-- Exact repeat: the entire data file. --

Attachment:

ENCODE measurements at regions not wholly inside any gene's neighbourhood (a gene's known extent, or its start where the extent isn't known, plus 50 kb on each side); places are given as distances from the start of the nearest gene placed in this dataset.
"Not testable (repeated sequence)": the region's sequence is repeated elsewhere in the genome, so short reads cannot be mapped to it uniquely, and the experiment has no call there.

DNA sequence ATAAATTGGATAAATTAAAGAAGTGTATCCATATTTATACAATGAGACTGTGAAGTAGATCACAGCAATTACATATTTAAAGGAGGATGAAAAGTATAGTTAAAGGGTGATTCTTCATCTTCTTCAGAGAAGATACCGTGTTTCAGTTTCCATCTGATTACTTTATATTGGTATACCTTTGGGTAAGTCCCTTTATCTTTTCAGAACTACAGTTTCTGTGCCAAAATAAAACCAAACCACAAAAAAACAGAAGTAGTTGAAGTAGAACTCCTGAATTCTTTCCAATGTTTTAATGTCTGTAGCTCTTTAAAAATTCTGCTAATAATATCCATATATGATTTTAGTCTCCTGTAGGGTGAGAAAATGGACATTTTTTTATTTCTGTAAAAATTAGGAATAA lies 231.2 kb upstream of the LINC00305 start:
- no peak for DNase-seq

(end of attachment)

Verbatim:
ENCODE measurements at regions not wholly inside any gene's neighbourhood (a gene's known extent, or its start where the extent isn't known, plus 50 kb on each side); places are given as distances from the start of the nearest gene placed in this dataset.
"Not testable (repeated sequence)": the region's sequence is repeated elsewhere in the genome, so short reads cannot be mapped to it uniquely, and the experiment has no call there.

DNA sequence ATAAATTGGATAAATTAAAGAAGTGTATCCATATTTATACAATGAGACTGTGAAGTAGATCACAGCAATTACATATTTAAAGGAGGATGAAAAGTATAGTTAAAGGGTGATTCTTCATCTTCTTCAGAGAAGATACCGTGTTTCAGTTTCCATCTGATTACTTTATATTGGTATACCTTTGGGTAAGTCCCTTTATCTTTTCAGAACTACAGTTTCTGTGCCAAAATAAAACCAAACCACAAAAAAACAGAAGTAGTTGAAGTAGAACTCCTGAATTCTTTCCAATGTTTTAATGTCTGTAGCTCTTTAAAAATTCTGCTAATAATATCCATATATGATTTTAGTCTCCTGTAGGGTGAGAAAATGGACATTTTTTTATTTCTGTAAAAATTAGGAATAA lies 231.2 kb upstream of the LINC00305 start:
- no peak for DNase-seq